The U.S. Government Accountability Office (GAO) estimates that around 600 kilometers (375 miles) of the U.S.-Mexico border is insufficiently monitored (ie, not adequately protected) in order to stop drug smuggling and human trafficking. That is about 19 percent of the length of the entire border. The GAO estimates that the U.S. Border Patrol has what it calls operational control sufficient to stop smuggling activities along about 45 percent of the some 3,200 kilometer (2,000 mile) long border.
February 25, 2011: Mexican national police killed a senior member of the Sinaloa drug cartel (Luis Humberto Peralta Hernandez, alias "El Condor") in a gun battle in Chihuahua City (Chihuahua state). Peralta Hernandez was implicated in the murders of 96 people.
The bodyguards protecting the mayor of the town of Garcia (near Monterrey) killed three cartel gang members who tried to assassinate the mayor. The gunmen chased the mayor's SUV, but the bodyguards fired back accurately at the gunmen's vehicles.
U.S. Drug Enforcement Agency (DEA) officers and local policemen arrested scores of individuals throughout the U.S. suspected of working with Mexican drug gangs. The arrests were part of a nation-wide assault on drug gangs, following the murder of an American federal agent in Mexico on February 15.
The DEA arrested several members of the Bandidos motorcycle gang in Texas. The Bandidos are involved with drug smuggling by Mexican drug cartels, and have a reputation in Texas going back many decades. In the last five or six years the gang has allegedly gotten involved in distribution of illegal drugs in Texas and U.S. states bordering Texas.
February 22, 2011: Mexican marines took control of a ranch in Guerrero state (near the Michoacan state border) that is used by drug gangs as a combat training camp. The marines found explosives, 14 rifles, ammunition, and grenades. Federal police and Mexican Army troops have raided a number of camps along the Guerrero-Michoacan border, a region that is rugged and isolated, which makes it ideal territory for base camps.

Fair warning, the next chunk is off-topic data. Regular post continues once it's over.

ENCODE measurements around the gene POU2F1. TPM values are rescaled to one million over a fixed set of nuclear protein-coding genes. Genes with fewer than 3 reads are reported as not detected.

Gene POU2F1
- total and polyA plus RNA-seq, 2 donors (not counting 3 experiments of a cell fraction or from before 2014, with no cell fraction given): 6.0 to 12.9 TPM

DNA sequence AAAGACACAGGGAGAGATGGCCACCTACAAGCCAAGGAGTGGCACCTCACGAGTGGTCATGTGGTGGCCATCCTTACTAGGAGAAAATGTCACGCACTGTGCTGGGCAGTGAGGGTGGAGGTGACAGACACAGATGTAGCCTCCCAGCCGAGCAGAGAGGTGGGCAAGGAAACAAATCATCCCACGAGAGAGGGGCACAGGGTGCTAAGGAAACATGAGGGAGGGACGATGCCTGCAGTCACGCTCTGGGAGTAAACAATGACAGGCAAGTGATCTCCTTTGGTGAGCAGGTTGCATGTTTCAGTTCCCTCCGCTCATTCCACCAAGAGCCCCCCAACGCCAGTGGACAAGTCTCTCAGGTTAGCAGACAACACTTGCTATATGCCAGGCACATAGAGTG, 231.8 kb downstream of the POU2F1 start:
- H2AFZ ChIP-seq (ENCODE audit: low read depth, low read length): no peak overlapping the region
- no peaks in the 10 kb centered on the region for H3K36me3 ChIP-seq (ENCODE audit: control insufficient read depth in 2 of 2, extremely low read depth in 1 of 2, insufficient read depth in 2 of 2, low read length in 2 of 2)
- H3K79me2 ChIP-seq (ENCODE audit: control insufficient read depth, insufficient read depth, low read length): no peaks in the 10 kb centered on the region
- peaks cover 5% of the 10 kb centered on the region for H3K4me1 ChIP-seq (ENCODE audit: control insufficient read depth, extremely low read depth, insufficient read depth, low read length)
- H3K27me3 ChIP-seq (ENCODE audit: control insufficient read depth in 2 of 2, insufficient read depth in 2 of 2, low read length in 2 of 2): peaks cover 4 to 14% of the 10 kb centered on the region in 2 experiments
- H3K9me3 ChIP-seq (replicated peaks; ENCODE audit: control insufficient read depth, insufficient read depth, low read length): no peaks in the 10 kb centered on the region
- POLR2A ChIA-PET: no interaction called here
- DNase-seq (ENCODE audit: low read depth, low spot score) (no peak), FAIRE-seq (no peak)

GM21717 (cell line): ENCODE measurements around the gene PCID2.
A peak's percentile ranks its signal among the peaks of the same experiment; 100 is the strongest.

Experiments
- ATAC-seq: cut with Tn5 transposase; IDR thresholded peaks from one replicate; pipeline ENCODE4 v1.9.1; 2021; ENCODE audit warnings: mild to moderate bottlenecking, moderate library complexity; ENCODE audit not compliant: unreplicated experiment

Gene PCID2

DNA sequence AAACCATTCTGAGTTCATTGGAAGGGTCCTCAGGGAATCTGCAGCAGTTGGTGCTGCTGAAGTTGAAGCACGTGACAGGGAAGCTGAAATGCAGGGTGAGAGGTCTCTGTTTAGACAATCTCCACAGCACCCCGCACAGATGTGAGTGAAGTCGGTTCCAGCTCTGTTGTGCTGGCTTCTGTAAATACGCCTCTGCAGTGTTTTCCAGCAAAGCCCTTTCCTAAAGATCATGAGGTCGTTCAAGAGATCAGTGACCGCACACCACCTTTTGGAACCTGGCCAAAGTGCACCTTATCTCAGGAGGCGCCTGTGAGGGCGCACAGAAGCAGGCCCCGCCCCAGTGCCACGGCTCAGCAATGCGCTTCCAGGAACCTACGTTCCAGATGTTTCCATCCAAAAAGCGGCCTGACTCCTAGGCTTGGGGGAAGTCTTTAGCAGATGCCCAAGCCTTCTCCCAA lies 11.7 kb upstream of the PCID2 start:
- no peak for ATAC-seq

February 15, 2011: Gunmen believed to be associated with Los Zetas cartel fired on a vehicle carrying U.S. security agents (with U.S. Immigration and Customs Enforcement, ICE) as it was traveling north of Mexico City. One U.S. agent was slain and another wounded. Apparently 10 to 15 cartel gunmen participated in the attack.
State and national police confronted demonstrating teachers in the town of Oaxaca. Some 20 protesters were hurt in the subsequent clash. The government is concerned that the new demonstrations could lead to another prolonged stand-off in Oaxaca. For most of 2006 the city was occupied by left-leaning demonstrators.
February 11, 2011: Despite an earlier retraction by a U.S. government official, the U.S. Secretary of State expressed the belief that Mexico's Cartel War is morphing into an insurgency. Mexico once again reacted to the U.S. claim and denied it.
February 10, 2011: The government vigorously disagreed with claims made by U.S. government officials that the Cartel War was an insurgency. U.S. officials have backtracked since they made the claim. That diplomatic retreat noted that the tactics used by the cartels are very similar to that of political rebels. It's not a new insight. The tactical difference between violent crime and war (based on political, tribal, or religious aims) is often negligible. Criminals, however, are in it for the money. Where the Mexican government is right, however, is in the overall strategic aim. Political insurgents want to replace the government. The cartel types (so far) just want to co-opt the government. Corruption is the cartels' game, or if not corruption, accommodation. Do they use terror and guerrilla tactics? Yes.